Advocating Safer Passage

The Mission Heritage Trail Association (MHTA, aka “Safe Passage”) comprises a diverse group of citizens, including property owners, neighborhood associations, and others interested in addressing safety and historic resource preservation problems within the culturally rich, transportation artery of Los Olivos and Mission Canyon Roads from Mission Historical Park to Foothill Road. Initially formed as an ad hoc group in 2011, the MHTA became a nonprofit organization in 2015. Our website:

For eight years MHTA has studied the Mission Canyon corridor and shared our findings with local government leaders to find ways to improve safety while preserving the historic qualities of the Mission Canyon bridge and surrounding areas. MHTA does not claim to have all the answers and has never proposed a “plan.” MHTA did help to persuade the Santa Barbara City Council, in consultation with the County of Santa Barbara, to commission the respected consulting company, the Wallace Group, to study the complex issues raised and to devise the framework for a plan to improve safety, achieve mandatory ADA modifications, while preserving the area’s resources.

There have been some misleading claims about the MHTA, the safety of the corridor, the demands of the ADA, as well as the integrity of the project and its participants. In a recent letter, an opponent of the study asserted that the claim “that the Mission Canyon corridor is unsafe is not based on evidence.” This claim ignores the eight recent crashes on the west side of the bridge. Moreover, owners of several adjacent properties attest to the veracity of over 20 serious crashes they have witnessed, at least six of which sheared the power pole abutting the bridge, resulting in power outages, event cancellations, food spoilage, and numerous street closures. One accident resulted in partial paralysis of the driver. The current configuration of the bridge and approaches are dangerous in many respects.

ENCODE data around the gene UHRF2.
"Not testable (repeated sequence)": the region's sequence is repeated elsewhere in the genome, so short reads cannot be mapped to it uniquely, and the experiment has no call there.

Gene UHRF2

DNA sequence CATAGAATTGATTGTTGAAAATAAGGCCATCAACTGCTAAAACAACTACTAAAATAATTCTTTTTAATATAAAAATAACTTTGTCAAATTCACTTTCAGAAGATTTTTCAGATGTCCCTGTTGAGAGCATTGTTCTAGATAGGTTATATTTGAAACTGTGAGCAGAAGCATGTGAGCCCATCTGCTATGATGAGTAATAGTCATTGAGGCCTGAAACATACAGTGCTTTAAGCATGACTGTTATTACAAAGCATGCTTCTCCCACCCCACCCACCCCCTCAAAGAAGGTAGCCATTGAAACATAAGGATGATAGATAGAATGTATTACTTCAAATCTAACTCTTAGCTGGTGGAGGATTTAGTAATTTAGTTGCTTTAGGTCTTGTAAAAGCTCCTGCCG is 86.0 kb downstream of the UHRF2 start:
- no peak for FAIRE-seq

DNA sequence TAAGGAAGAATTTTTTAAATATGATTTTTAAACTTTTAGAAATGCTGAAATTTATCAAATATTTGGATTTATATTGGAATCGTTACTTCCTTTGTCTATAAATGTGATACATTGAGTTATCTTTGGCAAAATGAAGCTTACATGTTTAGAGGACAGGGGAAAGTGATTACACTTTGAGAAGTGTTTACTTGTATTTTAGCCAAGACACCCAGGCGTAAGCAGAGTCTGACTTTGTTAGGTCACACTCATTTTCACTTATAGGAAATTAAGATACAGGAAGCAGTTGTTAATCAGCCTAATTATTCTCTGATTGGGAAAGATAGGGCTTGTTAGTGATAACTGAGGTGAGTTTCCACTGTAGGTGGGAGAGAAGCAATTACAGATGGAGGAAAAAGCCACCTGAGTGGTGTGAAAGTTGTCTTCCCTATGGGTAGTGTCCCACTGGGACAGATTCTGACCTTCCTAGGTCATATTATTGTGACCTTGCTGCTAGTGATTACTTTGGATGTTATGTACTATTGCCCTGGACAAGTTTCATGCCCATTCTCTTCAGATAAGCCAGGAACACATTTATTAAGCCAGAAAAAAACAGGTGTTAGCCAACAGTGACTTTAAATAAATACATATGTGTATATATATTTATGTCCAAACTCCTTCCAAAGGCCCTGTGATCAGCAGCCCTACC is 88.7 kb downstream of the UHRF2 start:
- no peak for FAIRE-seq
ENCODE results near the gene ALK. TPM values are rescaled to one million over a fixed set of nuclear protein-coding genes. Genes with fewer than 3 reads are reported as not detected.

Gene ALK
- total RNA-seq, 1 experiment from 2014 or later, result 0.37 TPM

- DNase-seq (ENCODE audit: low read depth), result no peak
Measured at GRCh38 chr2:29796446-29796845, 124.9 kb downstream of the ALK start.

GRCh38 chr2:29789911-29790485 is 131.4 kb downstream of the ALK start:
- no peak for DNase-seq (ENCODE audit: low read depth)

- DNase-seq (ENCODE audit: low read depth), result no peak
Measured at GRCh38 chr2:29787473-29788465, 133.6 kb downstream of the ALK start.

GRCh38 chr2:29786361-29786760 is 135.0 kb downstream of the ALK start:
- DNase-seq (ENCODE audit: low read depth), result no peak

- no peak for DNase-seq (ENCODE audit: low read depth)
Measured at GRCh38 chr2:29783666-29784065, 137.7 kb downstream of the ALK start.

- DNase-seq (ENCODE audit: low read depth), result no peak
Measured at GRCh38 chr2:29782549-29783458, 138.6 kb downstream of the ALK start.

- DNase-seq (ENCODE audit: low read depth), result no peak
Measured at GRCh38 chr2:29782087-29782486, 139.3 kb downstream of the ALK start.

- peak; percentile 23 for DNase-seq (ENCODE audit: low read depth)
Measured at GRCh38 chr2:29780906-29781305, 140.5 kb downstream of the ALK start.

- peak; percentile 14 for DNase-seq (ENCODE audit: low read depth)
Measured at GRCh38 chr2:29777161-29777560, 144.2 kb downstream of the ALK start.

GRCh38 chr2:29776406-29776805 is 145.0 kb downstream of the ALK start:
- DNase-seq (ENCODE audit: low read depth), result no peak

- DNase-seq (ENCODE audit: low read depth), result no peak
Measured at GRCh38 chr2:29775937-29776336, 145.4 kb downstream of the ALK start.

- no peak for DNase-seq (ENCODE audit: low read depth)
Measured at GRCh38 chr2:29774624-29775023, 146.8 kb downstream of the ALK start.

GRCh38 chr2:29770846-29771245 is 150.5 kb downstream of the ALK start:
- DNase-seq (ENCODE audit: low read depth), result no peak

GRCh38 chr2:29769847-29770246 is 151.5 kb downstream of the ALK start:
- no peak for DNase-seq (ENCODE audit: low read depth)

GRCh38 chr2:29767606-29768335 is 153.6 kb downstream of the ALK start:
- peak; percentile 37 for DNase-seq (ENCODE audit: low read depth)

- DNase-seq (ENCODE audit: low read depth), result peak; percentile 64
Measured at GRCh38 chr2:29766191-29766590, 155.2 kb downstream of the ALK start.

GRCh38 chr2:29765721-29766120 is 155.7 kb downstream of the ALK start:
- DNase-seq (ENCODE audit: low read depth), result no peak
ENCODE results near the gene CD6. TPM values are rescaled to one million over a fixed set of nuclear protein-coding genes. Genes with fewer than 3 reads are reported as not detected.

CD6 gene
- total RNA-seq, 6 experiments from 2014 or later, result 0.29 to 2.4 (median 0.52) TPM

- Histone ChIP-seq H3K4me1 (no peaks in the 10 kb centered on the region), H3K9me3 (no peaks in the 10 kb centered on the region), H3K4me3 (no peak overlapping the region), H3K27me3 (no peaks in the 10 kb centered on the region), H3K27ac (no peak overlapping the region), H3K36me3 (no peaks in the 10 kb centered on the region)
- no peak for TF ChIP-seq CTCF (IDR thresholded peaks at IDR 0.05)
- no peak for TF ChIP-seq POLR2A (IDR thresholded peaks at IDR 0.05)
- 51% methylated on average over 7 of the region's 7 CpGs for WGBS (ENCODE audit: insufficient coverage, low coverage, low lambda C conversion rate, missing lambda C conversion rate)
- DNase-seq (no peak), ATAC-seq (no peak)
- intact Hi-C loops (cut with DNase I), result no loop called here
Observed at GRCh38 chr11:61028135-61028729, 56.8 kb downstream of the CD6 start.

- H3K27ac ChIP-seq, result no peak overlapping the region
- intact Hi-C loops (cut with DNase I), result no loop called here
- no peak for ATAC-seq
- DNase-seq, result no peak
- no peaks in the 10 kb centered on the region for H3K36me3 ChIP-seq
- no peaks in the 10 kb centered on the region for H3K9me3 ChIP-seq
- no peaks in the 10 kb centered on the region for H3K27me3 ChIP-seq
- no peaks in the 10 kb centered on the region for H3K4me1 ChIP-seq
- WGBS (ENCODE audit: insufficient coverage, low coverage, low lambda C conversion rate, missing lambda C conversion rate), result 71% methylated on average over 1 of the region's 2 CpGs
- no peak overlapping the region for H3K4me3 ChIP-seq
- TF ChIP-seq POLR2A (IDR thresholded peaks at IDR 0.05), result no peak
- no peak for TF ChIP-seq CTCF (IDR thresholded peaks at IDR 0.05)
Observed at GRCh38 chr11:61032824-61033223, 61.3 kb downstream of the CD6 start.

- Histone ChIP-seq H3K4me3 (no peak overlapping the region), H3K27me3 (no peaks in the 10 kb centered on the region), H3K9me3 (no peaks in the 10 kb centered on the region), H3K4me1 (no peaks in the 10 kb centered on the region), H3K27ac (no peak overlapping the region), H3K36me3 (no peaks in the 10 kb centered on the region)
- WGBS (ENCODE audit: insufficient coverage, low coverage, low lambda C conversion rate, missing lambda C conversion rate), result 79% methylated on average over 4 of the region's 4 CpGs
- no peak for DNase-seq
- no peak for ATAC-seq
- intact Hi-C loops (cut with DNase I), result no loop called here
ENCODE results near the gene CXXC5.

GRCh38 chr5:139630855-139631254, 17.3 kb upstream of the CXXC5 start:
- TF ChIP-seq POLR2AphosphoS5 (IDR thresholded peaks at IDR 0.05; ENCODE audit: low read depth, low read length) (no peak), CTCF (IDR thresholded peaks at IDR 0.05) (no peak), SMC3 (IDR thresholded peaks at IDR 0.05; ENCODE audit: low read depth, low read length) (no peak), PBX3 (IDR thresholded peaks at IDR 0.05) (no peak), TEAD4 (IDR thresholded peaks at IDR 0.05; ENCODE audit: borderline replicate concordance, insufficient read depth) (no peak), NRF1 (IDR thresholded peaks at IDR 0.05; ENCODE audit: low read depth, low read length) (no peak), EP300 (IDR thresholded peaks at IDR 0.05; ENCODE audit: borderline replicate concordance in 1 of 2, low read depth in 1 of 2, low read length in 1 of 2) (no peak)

Another claim has been that a “Historic Resources Report by Ronald L. Nye notes the bridge maintains its (1890s) integrity.” In fact, Dr. Nye’s report documented that, in 1930, the bridge was widened, its arc and parapets changed, its deck extended 12 feet, and the roadway leveled.  Hence the keystone on the west side is dated 1930; the east side’s keystone, visible under the 1929 pedestrian walkway, retains the 1892 date.  Dr. Nye confirmed in writing on July 28, 2019, that what you see today is not the 1890s original bridge.

Still another claim has been that “… the pedestrian walkway…would be fairly easy to retrofit for ADA access.” MHTA analysis by professional architects using legal guidelines shows that the existing footbridge configuration and intersection of roads cannot be simply modified to meet ADA standards. When that obsolete and unsound pedestrian bridge is replaced, we want it done in accordance with applicable laws and standards.  

In summary, MHTA believes the community should universally support sound civic planning in one of the most environmentally and historically sensitive towns in the country, and we applaud the City of Santa Barbara for initiating the planning process for the beloved Mission Canyon corridor.


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